Man Gets 12 Years in Prison for Deadly Crash on 241 That Killed Woman and Her Son

A 35-year-old man was sentenced Friday to 12 years in prison for an alcohol-fueled, wrong-way crash on State Route 241 in Anaheim that killed a woman and her son.

Jesus Alvarado of Riverside pleaded guilty April 15 to two counts each of gross vehicular manslaughter, driving under the influence of alcohol causing injury and driving under the influence with a blood-alcohol level exceeding the legal limit of .08.

He also admitted sentencing enhancements for inflicting great bodily injury.

Alvarado made what is known as an "open plea," so there was no guarantee he would get less than the maximum 14-year sentence, Senior Deputy District Attorney Dan Feldman said. Last September, Orange County Superior Court Judge John Conley offered a plea deal with a 12-year sentence for Alvarado, which was rejected, Feldman said.

The prosecutor said Alvarado's blood-alcohol level was measured at .19, more than twice the legal limit of .08, at a hospital after the collision, which occurred just before 3:30 a.m. on Aug. 27, 2017, on the southbound 241, just south of the Riverside (91) Freeway.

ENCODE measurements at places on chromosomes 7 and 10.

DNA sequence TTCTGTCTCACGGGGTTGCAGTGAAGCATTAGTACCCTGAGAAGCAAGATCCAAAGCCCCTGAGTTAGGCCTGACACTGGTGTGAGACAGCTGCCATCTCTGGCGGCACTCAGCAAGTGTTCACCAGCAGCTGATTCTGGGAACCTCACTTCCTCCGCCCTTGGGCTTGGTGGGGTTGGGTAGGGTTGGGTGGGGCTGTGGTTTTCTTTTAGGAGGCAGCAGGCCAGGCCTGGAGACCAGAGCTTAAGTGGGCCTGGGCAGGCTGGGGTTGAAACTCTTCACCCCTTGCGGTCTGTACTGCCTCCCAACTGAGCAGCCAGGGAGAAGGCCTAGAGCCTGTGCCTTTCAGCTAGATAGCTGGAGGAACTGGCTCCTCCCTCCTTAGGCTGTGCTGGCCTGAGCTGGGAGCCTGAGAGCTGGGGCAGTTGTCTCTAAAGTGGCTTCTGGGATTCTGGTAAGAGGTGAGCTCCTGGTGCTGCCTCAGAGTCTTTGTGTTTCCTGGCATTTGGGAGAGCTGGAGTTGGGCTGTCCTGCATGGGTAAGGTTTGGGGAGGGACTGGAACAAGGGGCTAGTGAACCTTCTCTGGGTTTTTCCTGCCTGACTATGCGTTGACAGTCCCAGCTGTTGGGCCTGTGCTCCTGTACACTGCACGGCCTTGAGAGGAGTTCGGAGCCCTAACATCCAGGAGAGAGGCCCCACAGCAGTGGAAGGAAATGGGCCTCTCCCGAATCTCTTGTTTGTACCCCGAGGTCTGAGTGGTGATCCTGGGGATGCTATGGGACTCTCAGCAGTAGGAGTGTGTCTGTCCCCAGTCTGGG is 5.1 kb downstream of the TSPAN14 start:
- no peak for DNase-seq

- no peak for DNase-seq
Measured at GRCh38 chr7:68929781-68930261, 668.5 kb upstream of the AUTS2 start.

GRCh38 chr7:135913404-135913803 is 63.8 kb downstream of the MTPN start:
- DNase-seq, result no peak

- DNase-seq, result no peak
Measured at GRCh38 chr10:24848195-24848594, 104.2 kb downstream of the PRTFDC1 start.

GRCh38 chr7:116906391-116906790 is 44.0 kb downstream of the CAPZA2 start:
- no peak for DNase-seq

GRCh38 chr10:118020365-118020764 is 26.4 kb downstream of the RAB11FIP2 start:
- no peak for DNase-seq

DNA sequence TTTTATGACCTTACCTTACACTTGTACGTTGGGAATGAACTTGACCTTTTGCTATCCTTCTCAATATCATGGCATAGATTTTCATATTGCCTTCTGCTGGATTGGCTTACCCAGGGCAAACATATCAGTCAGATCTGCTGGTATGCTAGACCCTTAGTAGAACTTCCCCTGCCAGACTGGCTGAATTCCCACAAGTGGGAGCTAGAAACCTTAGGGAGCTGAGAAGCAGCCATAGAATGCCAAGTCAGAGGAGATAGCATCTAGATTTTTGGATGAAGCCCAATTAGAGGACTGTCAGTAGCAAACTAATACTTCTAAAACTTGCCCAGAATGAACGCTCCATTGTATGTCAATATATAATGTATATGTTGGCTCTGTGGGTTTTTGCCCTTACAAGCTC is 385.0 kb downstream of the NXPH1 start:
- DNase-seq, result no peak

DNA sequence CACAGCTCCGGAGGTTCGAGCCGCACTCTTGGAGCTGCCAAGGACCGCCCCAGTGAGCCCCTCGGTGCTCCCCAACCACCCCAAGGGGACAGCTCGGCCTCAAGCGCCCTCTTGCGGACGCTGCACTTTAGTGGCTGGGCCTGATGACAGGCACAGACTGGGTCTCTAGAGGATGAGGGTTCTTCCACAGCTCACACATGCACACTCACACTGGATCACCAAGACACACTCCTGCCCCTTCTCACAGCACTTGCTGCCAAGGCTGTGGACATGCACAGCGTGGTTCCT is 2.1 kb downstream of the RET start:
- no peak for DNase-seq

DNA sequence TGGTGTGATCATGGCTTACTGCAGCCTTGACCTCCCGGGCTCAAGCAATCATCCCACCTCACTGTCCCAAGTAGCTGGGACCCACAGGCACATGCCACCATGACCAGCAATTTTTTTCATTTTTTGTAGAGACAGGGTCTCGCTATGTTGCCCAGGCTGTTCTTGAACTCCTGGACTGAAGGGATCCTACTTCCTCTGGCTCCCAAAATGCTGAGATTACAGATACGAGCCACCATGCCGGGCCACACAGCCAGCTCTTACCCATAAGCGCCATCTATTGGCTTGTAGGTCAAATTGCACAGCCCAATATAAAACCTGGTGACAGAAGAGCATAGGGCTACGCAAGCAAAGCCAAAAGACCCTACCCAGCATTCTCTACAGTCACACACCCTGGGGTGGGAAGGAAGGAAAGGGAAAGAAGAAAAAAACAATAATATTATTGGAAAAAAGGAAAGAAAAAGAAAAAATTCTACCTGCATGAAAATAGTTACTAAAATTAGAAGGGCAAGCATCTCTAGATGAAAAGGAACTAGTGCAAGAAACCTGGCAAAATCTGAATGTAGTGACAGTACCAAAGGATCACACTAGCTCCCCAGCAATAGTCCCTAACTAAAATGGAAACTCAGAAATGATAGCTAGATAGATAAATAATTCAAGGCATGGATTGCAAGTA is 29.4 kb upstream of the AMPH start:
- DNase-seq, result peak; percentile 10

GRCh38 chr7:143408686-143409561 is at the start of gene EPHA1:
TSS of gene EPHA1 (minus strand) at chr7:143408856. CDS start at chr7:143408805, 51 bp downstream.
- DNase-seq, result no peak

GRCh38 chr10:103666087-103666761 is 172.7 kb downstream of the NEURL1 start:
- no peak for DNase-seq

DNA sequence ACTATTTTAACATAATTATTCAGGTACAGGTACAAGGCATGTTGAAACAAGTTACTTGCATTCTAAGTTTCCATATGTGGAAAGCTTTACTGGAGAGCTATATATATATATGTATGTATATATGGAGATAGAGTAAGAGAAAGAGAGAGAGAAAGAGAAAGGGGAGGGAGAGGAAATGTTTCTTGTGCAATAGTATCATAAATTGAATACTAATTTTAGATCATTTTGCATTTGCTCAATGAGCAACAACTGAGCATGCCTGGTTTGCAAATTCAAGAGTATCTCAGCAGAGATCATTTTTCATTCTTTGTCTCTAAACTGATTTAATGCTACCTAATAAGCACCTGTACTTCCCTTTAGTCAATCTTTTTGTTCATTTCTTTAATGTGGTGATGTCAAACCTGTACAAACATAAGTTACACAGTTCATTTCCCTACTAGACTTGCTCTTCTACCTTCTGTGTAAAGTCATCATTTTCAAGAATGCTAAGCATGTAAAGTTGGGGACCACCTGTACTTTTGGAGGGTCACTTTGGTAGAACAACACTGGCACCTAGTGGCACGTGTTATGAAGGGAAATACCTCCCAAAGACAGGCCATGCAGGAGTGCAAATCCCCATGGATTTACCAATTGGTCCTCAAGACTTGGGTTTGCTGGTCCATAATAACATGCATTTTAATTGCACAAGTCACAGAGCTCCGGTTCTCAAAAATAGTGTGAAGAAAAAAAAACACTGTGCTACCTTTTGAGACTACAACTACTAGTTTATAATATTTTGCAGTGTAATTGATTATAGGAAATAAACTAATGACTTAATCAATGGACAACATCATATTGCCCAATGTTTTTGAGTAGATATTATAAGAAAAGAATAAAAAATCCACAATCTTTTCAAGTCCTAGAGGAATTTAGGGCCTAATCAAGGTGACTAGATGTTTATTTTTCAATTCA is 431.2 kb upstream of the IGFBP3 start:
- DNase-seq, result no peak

But an expert testified at the defendant's preliminary hearing that Alvarado's blood-alcohol level was actually .24 at the time of the crash.

Alvarado was behind the wheel of a 2011 Mercedes-Benz E350 that slammed head-on into a 2017 Toyota Prius driven by 70-year-old Young Yoon of Lake Forest, who was killed along with her 45-year-old son, Steve Yoon of Irvine, whose wife was three months pregnant at the time, Feldman said.

Defense attorney Rudy Loewenstein said it was a "tragedy for all involved, terribly unfortunate."

Alvarado "is incredibly remorseful," Loewenstein said. "He didn't have any prior record," the attorney said. "He's really a wonderful human being, but he made a terrible mistake and now he's paying for it."

In court papers filed last September, Loewenstein noted multiple friends and family wrote letters on his client's behalf describing Alvarado as a "devoted and loyal friend, leader and genuinely good person."

Loewenstein said the defendant grew up in Santa Ana and graduated from Santa Ana High School.

He has worked at a Newport Beach dental lab as a dental technician since high school, his attorney said. Alvarado has regularly attended Alcoholics Anonymous meetings since the accident, according to his attorney, who quoted his client as saying, "I feel like a monster, like the worst person in the world. I feel like I let my family down and wasn't a good role model. I will never again drink and drive."

Copyright CNS - City News Service
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